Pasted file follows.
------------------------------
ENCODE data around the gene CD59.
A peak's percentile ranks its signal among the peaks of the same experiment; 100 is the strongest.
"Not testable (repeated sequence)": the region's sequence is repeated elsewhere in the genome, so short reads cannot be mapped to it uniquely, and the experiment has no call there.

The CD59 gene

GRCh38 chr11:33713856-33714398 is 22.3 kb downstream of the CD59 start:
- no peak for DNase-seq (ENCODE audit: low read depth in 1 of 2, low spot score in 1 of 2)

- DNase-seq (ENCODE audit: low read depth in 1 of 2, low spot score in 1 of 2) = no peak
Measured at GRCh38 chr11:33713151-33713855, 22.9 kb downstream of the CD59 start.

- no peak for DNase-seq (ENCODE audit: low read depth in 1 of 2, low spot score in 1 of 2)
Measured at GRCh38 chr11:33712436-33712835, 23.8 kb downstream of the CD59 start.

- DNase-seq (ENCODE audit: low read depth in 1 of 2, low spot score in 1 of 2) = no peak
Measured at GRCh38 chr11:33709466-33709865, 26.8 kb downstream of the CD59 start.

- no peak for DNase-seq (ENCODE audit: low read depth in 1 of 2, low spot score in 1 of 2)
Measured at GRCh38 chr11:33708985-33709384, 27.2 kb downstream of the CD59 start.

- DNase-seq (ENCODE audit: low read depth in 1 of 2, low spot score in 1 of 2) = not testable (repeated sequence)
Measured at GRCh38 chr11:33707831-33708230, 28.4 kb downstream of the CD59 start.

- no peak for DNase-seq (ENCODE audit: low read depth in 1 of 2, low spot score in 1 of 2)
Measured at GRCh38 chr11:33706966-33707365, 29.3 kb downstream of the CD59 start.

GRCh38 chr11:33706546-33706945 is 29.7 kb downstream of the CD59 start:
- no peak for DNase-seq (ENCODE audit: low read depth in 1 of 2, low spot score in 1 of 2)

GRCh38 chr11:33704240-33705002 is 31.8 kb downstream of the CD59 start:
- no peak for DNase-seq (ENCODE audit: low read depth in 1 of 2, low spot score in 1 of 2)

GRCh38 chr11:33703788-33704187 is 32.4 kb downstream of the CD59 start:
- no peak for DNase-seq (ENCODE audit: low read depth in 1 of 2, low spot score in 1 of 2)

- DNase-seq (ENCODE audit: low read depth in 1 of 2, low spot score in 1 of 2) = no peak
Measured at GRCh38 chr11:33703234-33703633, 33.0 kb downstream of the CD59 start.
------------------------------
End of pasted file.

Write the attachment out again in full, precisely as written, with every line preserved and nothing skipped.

ENCODE data around the gene CD59.
A peak's percentile ranks its signal among the peaks of the same experiment; 100 is the strongest.
"Not testable (repeated sequence)": the region's sequence is repeated elsewhere in the genome, so short reads cannot be mapped to it uniquely, and the experiment has no call there.

The CD59 gene

GRCh38 chr11:33713856-33714398 is 22.3 kb downstream of the CD59 start:
- no peak for DNase-seq (ENCODE audit: low read depth in 1 of 2, low spot score in 1 of 2)

- DNase-seq (ENCODE audit: low read depth in 1 of 2, low spot score in 1 of 2) = no peak
Measured at GRCh38 chr11:33713151-33713855, 22.9 kb downstream of the CD59 start.

- no peak for DNase-seq (ENCODE audit: low read depth in 1 of 2, low spot score in 1 of 2)
Measured at GRCh38 chr11:33712436-33712835, 23.8 kb downstream of the CD59 start.

- DNase-seq (ENCODE audit: low read depth in 1 of 2, low spot score in 1 of 2) = no peak
Measured at GRCh38 chr11:33709466-33709865, 26.8 kb downstream of the CD59 start.

- no peak for DNase-seq (ENCODE audit: low read depth in 1 of 2, low spot score in 1 of 2)
Measured at GRCh38 chr11:33708985-33709384, 27.2 kb downstream of the CD59 start.

- DNase-seq (ENCODE audit: low read depth in 1 of 2, low spot score in 1 of 2) = not testable (repeated sequence)
Measured at GRCh38 chr11:33707831-33708230, 28.4 kb downstream of the CD59 start.

- no peak for DNase-seq (ENCODE audit: low read depth in 1 of 2, low spot score in 1 of 2)
Measured at GRCh38 chr11:33706966-33707365, 29.3 kb downstream of the CD59 start.

GRCh38 chr11:33706546-33706945 is 29.7 kb downstream of the CD59 start:
- no peak for DNase-seq (ENCODE audit: low read depth in 1 of 2, low spot score in 1 of 2)

GRCh38 chr11:33704240-33705002 is 31.8 kb downstream of the CD59 start:
- no peak for DNase-seq (ENCODE audit: low read depth in 1 of 2, low spot score in 1 of 2)

GRCh38 chr11:33703788-33704187 is 32.4 kb downstream of the CD59 start:
- no peak for DNase-seq (ENCODE audit: low read depth in 1 of 2, low spot score in 1 of 2)

- DNase-seq (ENCODE audit: low read depth in 1 of 2, low spot score in 1 of 2) = no peak
Measured at GRCh38 chr11:33703234-33703633, 33.0 kb downstream of the CD59 start.